Russia Goes Global: UAE (Abu Dhabi and Dubai) and Israel
Russia Goes Global: UAE (Abu Dhabi and Dubai) and Israel
As Russian companies make their way onto the international stage, it isn't just the booming new markets of Asia where they are heading but also locations where Russians have traditionally had a significant presence. The Goltsblat BLP "Russia Goes Global" conference discussed how Russian companies are adapting to the region and the issues that they face.
Israel has a small, diverse and open economy, which is competitive and recognized as highly developed. It spends more on R&D as a percentage of GDP than any other country in the world and has a well educated workforce in a culture that prizes education and is known for its entrepreneurial spirit. This is reflected in major global IT companies like Microsoft, Intel, and Cisco, which have set up R&D facilities in Israel. Israel is also home to a dynamic world leading startup and venture capital sector, noted for a diverse array of companies pioneering developments in desalination and energy efficiency, agrotechnology, life sciences, medical devices, diagnostics, IT, electronics, and defense. The Israeli business environment is noticeable for its lack of suits and informality, but also for a directness in communications that can sometimes be mistaken for rudeness, but is essentially just the local style. It is also worth noting that about 15 percent of Israel's population speaks Russian.
The legal system
Israel has a common law system heavily influenced by the U.S. and U.K. legal systems, with some aspects of civil law. The courts system is recognized as having integrity and a high level of jurisprudence, but is also prone to delays, which often encourages investors to prefer forums outside Israel for dispute resolution. Israelis are quite used to this and use English and New York law extensively in contracts. The Israel employment environment is generally business friendly with lower earnings than in Europe or the U.S. but indirect employment costs that are quite high.
There are no general restrictions on foreign share ownership of Israeli companies but companies attracting government funding can be subject to certain specific rules about international mergers and acquisitions. Competition clearance standards are relatively straightforward and not onerous, but if a combined domestic turnover of a merged entity is more than approximately $42 million or more than 50 percent of the market, there are likely to be competition implications.
Israel has a benign tax environment providing two main incentives for incoming investment, one focused on investment generally and another focused on R&D spending. The Israeli investment center administers a grants program for incoming investment as well as tax benefits. To qualify for either, investors need to pass international competitiveness, value adding and minimum investment criteria, along with Israel company registration, to gain approved enterprise status. This enables grants of up to 24 percent of tangible fixed assets or reduced tax rates, tax exemptions and other tax related benefits. Companies that choose the grant program are also eligible for tax exemptions.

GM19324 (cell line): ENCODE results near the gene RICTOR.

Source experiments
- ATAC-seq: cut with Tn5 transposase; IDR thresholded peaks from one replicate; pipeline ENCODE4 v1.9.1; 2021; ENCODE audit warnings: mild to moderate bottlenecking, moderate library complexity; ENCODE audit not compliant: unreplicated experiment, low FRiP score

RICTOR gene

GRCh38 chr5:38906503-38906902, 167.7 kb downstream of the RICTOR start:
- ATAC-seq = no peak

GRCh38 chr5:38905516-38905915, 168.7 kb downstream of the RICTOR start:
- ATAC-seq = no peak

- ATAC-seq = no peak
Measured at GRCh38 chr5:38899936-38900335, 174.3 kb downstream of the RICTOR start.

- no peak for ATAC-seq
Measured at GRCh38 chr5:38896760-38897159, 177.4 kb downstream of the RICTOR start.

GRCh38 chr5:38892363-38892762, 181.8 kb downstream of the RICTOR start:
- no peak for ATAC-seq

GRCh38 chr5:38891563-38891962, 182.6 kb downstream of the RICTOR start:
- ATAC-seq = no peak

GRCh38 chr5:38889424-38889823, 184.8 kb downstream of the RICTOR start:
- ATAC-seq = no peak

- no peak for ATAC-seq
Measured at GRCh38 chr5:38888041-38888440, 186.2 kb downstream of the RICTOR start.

Other investment support revolves around R&D spending and is designed to encourage R&D in Israel. The Office of the Chief Scientist has a program allocating up to $300 million to about a thousand projects on 500 companies. There are restrictions on the acquisition of government funded R&D by foreign residents. Investors may need to comply with R&D program requirements if buying into a company that benefits from it.
A snapshot of the Israel-related M&A over the last 12 months sees a preponderance of deals in the life sciences, medical devices, IT, and semi-conductors areas. Looking ahead, the agricultural technology and clean technology sectors will be worth following.
It is also worth noting recent socio-political developments. In the summer of 2011, there were large-scale protests in Israel about the cost of living, with Israeli costs of food and real estate being subjected to particular criticism. The government reacted by appointing a committee, which came up with recommendations that have implications for investors. These were firstly to separate commercial and financial enterprises where they are combined in the same group; secondly, a renewed focus on government tendering processes with a view to limiting the role of big players in the government tender process and to try and open it up; and thirdly to limit pyramid structures in Israel's economy, with Israel typical of an emerging economy in having strategic holdings in layers of companies which vest control in a small number of players.
What these recommendations mean is that big players in Israel's economy are under pressure to divest holdings, thereby creating opportunities for incoming investors. There have also been concerns over the capital adequacy environment in Israel, with the Bank of Israel acting to put in place self-governance to protect Israeli banks. There is a significant amount of corporate debt in Israel that needs to be recycled over the coming year, which will create more opportunities for M&A in that market.